Gafford is a 6’10, 24-year-old center in his fourth year. He’s a good shot-blocker, a decent rebounder, a mobile, energy player. His offense is limited to 10 feet and in, but he’s effective from short range. He’d bring some of the same spirit as Drew Eubanks, with a little more defensive potential.
Bamba is also 24, 7’0, playing in his fifth year with the Orlando Magic. He’s less of a shot-blocker than Gafford, but he’s decent. He’s also a fine rebounder and his range extends out to the three-point arc, where he takes almost half of his shots now.
Gafford makes just $1.9 million this season, but his contract heads to $12.4 million next year, then up through $14.4 million in 2025-26. Bamba makes $10.3 million this year and the same next year on a non-guaranteed contract.
Whether Washington or Orlando would want Hart straight up is debatable. The Blazers might have to look towards a contender—the Phoenix Suns, Miami Heat, or even the Utah Jazz—who would love to take on Hart and could be assured of attracting his loyalty.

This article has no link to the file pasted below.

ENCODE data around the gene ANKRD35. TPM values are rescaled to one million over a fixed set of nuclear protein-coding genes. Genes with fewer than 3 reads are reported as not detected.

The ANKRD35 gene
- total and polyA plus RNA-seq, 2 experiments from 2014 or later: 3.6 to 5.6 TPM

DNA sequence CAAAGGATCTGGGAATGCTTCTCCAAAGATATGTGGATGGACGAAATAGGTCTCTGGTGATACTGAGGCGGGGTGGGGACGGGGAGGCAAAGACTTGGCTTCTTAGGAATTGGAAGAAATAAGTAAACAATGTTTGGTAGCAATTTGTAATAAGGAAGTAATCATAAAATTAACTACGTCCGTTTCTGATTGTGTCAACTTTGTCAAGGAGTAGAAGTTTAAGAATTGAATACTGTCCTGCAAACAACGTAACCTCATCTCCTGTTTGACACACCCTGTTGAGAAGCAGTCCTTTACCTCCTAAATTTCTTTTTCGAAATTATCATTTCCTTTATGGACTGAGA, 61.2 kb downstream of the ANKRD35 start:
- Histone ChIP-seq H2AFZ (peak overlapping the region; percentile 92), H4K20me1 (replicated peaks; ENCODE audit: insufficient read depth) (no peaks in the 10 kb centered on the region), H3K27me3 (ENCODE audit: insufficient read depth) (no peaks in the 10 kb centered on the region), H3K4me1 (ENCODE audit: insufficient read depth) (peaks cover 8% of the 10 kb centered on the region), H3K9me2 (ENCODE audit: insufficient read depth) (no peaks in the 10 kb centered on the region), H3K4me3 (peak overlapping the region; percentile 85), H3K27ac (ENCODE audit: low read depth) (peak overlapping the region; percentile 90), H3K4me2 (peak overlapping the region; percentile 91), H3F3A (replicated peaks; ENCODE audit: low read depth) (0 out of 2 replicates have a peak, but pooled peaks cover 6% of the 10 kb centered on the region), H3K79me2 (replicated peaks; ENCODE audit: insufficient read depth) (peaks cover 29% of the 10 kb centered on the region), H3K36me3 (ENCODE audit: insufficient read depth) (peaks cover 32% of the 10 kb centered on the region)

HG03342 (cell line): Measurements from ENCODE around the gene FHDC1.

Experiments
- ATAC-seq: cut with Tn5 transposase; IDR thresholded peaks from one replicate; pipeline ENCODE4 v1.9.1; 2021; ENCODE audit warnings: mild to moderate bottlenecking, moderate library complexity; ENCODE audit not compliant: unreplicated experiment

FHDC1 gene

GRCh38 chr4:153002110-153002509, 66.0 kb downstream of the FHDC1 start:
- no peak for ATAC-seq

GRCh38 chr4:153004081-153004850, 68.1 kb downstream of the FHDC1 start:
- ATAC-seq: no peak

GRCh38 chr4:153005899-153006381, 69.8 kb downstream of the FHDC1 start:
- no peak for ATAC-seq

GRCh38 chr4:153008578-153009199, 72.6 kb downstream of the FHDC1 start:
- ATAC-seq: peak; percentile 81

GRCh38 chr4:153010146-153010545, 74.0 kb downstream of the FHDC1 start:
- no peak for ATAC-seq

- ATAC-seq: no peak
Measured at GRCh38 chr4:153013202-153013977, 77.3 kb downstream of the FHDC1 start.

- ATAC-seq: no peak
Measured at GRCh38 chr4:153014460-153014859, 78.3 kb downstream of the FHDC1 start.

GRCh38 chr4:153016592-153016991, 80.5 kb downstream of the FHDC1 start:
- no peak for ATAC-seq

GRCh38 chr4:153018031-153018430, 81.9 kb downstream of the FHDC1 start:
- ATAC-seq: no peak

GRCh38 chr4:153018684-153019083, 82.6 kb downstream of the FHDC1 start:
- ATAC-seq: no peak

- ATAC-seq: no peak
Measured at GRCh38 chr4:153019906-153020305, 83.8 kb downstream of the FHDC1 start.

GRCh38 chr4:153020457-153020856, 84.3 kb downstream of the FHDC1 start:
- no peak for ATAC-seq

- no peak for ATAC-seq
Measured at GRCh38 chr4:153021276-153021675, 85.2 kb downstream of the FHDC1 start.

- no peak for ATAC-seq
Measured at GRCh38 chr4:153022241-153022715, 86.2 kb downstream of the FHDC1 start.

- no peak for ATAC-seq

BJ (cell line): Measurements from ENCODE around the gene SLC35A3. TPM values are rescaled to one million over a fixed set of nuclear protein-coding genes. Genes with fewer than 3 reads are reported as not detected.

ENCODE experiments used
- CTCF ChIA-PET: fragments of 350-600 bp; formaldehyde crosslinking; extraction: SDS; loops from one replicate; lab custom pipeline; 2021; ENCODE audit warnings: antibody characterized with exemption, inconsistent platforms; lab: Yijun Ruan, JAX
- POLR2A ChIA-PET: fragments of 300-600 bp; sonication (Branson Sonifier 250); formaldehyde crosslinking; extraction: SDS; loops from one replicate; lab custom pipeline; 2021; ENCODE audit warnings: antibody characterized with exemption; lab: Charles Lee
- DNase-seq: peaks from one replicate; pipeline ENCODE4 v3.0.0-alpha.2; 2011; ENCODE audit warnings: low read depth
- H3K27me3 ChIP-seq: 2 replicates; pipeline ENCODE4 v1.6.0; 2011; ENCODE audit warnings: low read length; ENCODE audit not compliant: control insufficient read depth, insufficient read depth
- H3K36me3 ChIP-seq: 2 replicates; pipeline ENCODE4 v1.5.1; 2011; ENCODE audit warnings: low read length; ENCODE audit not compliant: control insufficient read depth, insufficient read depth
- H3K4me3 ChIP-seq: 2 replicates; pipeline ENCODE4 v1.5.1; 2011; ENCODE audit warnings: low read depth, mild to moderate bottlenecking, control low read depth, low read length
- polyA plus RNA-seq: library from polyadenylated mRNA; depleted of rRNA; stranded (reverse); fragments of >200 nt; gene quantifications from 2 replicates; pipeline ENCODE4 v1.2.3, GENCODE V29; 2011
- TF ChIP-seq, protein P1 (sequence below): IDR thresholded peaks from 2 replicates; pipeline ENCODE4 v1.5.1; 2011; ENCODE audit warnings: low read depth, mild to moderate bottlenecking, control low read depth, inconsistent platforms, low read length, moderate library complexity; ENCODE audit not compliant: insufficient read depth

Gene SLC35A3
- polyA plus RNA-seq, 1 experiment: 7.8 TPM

If the Blazers could come up with a package that netted them a young, defensively-apt center, I think they’d be ahead in the long run. That’s where my minimum expectation level is set for now. If they exceed that bar, good. If they can’t, they might be better off making no move, hoping Hart sticks with his current deal, and either running it back next year or using his contract in trade this summer.
Jazz forward Jarred Vanderbilt is also a potential target to keep an eye on. A package with under-performing small forward Rudy Gay would work. Gay has a player option for next season that he’s likely to opt into. The combination of Gay and Vanderbilt would give Portland a young player at the cost of Hart and absorbing Gay’s salary...a fair deal.
We all wish that Pascal Siakam would come available for a deal that makes sense for Portland. That’s not going to happen over the next week...not with the Blazers’ current limitations, anyway.
If they can move Hart and Nurkic for something great—or add Simons and get someone superlative—they should do it! Realistically, star moves are out of their range right now. It’s 90% sure that lateral moves designed to get better now won’t have enough time to bear fruit. An incremental move that pays off in the future is probably the way to go. If they pull it off, fair enough. If not...let’s hope for more wins like they got in Memphis.